Look: Parents of Drive-By Shooting Victim Receive Heartbreaking Letter Their Son Wrote to Himself at 14

Look: Parents of Drive-By Shooting Victim Receive Heartbreaking Letter Their Son Wrote to Himself at 14

Aaron Vickers’s teacher sent the inspirational message.

Published October 20, 2016

14 years after the devastating death of 19-year-old Aaron Vickers, his family received a heartfelt letter that he once wrote to his future self.

In the year 2000, Vickers was a junior at Plaza Robles High School in Stockton, California. One day, Vickers and his classmates were given the letter assignment by teacher Daryl Hutchins. After collecting the letters, Hutchins promised he would mail them to all the students in 10 years.

“May 23, 2000, Aaron wrote a letter to his future self and it was a high school assignment. From the high school assignment that Aaron wrote to himself, the teacher kept it,” Tyra Vickers-Kearney, Aaron’s sister, told CBS Sacremento.

After learning that Vickers was killed by a shooting in 2002, Hutchins used Facebook to find his family and return the letter.

“The days waiting for the letter, the anticipation was so high. We were wondering, what did the letter say? You know, I hope it’s not like a one-liner,” Tyra Vickers-Kearney said.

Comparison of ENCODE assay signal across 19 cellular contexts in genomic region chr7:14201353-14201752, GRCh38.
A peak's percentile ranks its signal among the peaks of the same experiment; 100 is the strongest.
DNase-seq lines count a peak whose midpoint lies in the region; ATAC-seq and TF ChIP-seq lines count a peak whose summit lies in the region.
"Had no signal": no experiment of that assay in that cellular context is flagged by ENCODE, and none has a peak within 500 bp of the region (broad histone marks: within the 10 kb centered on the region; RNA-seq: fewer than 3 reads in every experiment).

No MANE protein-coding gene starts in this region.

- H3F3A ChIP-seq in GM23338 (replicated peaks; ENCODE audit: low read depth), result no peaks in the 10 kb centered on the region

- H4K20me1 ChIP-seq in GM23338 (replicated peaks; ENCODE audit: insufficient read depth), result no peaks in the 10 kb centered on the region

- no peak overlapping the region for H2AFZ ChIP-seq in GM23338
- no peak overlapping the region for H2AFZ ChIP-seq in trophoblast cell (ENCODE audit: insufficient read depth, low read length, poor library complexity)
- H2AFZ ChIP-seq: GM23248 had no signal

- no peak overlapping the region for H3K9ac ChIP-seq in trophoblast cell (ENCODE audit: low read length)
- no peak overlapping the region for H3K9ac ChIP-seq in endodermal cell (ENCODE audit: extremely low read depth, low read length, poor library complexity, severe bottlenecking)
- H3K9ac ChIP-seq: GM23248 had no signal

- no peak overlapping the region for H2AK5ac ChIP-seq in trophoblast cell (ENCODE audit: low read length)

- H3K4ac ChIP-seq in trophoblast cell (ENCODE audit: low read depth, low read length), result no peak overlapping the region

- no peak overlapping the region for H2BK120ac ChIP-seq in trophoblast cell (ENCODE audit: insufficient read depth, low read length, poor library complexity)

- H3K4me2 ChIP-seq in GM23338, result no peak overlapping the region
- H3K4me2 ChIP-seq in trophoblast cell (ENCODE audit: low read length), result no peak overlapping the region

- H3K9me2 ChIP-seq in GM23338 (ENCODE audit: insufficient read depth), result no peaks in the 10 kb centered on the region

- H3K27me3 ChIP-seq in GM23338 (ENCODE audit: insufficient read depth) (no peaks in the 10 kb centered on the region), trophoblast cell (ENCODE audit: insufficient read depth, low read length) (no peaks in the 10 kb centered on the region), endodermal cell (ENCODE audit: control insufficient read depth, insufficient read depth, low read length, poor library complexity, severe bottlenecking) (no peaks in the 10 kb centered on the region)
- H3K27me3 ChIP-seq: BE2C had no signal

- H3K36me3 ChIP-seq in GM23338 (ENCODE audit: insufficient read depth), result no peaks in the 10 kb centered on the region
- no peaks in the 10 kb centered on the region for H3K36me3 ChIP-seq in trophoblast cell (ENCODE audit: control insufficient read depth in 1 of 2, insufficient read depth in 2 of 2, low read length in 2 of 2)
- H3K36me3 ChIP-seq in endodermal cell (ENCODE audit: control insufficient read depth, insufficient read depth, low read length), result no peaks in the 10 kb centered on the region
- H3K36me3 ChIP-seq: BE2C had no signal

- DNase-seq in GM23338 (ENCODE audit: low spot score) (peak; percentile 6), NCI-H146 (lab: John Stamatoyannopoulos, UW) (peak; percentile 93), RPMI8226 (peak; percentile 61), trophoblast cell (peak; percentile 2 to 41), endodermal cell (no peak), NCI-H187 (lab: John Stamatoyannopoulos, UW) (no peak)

The entire family was happy to see that Aaron wrote a heartfelt and honest four-page letter to himself. As they read through his words, his family could not help but become very emotional.

“When I opened the letter and saw his handwriting, tears filled my eyes,” said Tyra Vickers-Kearney.

It’s been fourteen years since Vickers was taken away from his family, so this letter provided them one last opportunity to connect to the teen.

“I’ve never felt his presence like that in the past 14 years, but I felt like he was sitting right next to the side of me as she was reading this letter,” said Aaron’s mother, Deanetta Vickers.

Within the letter, Aaron shared his hopeful take on the country’s future political climate.

“He mentioned in 10 years, we’ll probably have a Black vice president. Or maybe a woman would be president,” Tyra Vickers-Kearney said.

Written by Rachel Herron

(Photo: John Howard/Getty Images)


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